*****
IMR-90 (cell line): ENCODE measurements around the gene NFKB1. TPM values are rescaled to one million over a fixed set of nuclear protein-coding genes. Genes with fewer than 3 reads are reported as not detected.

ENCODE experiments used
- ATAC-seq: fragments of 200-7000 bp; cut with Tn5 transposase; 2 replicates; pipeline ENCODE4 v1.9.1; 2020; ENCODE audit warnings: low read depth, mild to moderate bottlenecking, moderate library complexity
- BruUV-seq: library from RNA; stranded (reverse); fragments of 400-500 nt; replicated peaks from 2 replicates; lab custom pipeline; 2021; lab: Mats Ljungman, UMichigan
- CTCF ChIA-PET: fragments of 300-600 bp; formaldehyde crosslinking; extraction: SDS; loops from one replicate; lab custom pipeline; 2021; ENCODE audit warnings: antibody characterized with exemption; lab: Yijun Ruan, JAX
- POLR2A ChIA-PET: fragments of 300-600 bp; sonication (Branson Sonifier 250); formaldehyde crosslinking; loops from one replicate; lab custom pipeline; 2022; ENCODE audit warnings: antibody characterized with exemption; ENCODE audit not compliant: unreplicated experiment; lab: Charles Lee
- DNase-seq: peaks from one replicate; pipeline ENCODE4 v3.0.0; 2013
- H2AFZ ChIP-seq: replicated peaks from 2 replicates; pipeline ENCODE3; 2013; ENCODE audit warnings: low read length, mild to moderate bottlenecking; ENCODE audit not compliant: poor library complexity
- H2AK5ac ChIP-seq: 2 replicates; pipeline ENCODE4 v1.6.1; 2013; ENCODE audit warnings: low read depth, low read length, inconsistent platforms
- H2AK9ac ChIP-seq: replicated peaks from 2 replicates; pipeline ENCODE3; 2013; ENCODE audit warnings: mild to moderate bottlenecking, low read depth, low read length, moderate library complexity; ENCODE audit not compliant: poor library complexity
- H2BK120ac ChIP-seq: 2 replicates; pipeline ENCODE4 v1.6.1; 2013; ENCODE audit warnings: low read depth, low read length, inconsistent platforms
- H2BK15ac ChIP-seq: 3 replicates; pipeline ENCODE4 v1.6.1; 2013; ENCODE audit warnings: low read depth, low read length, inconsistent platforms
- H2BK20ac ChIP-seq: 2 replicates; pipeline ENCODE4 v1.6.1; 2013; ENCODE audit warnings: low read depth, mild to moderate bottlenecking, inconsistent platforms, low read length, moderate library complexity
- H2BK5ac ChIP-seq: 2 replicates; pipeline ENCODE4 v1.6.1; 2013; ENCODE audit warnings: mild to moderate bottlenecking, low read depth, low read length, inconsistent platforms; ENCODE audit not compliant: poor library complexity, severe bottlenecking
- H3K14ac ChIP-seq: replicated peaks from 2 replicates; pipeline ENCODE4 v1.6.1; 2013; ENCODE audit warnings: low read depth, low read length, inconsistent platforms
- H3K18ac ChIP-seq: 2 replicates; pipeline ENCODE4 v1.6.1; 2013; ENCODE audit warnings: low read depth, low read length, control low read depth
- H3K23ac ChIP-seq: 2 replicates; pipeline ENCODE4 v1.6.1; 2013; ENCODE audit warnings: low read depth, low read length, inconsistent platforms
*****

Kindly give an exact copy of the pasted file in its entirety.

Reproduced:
IMR-90 (cell line): ENCODE measurements around the gene NFKB1. TPM values are rescaled to one million over a fixed set of nuclear protein-coding genes. Genes with fewer than 3 reads are reported as not detected.

ENCODE experiments used
- ATAC-seq: fragments of 200-7000 bp; cut with Tn5 transposase; 2 replicates; pipeline ENCODE4 v1.9.1; 2020; ENCODE audit warnings: low read depth, mild to moderate bottlenecking, moderate library complexity
- BruUV-seq: library from RNA; stranded (reverse); fragments of 400-500 nt; replicated peaks from 2 replicates; lab custom pipeline; 2021; lab: Mats Ljungman, UMichigan
- CTCF ChIA-PET: fragments of 300-600 bp; formaldehyde crosslinking; extraction: SDS; loops from one replicate; lab custom pipeline; 2021; ENCODE audit warnings: antibody characterized with exemption; lab: Yijun Ruan, JAX
- POLR2A ChIA-PET: fragments of 300-600 bp; sonication (Branson Sonifier 250); formaldehyde crosslinking; loops from one replicate; lab custom pipeline; 2022; ENCODE audit warnings: antibody characterized with exemption; ENCODE audit not compliant: unreplicated experiment; lab: Charles Lee
- DNase-seq: peaks from one replicate; pipeline ENCODE4 v3.0.0; 2013
- H2AFZ ChIP-seq: replicated peaks from 2 replicates; pipeline ENCODE3; 2013; ENCODE audit warnings: low read length, mild to moderate bottlenecking; ENCODE audit not compliant: poor library complexity
- H2AK5ac ChIP-seq: 2 replicates; pipeline ENCODE4 v1.6.1; 2013; ENCODE audit warnings: low read depth, low read length, inconsistent platforms
- H2AK9ac ChIP-seq: replicated peaks from 2 replicates; pipeline ENCODE3; 2013; ENCODE audit warnings: mild to moderate bottlenecking, low read depth, low read length, moderate library complexity; ENCODE audit not compliant: poor library complexity
- H2BK120ac ChIP-seq: 2 replicates; pipeline ENCODE4 v1.6.1; 2013; ENCODE audit warnings: low read depth, low read length, inconsistent platforms
- H2BK15ac ChIP-seq: 3 replicates; pipeline ENCODE4 v1.6.1; 2013; ENCODE audit warnings: low read depth, low read length, inconsistent platforms
- H2BK20ac ChIP-seq: 2 replicates; pipeline ENCODE4 v1.6.1; 2013; ENCODE audit warnings: low read depth, mild to moderate bottlenecking, inconsistent platforms, low read length, moderate library complexity
- H2BK5ac ChIP-seq: 2 replicates; pipeline ENCODE4 v1.6.1; 2013; ENCODE audit warnings: mild to moderate bottlenecking, low read depth, low read length, inconsistent platforms; ENCODE audit not compliant: poor library complexity, severe bottlenecking
- H3K14ac ChIP-seq: replicated peaks from 2 replicates; pipeline ENCODE4 v1.6.1; 2013; ENCODE audit warnings: low read depth, low read length, inconsistent platforms
- H3K18ac ChIP-seq: 2 replicates; pipeline ENCODE4 v1.6.1; 2013; ENCODE audit warnings: low read depth, low read length, control low read depth
- H3K23ac ChIP-seq: 2 replicates; pipeline ENCODE4 v1.6.1; 2013; ENCODE audit warnings: low read depth, low read length, inconsistent platforms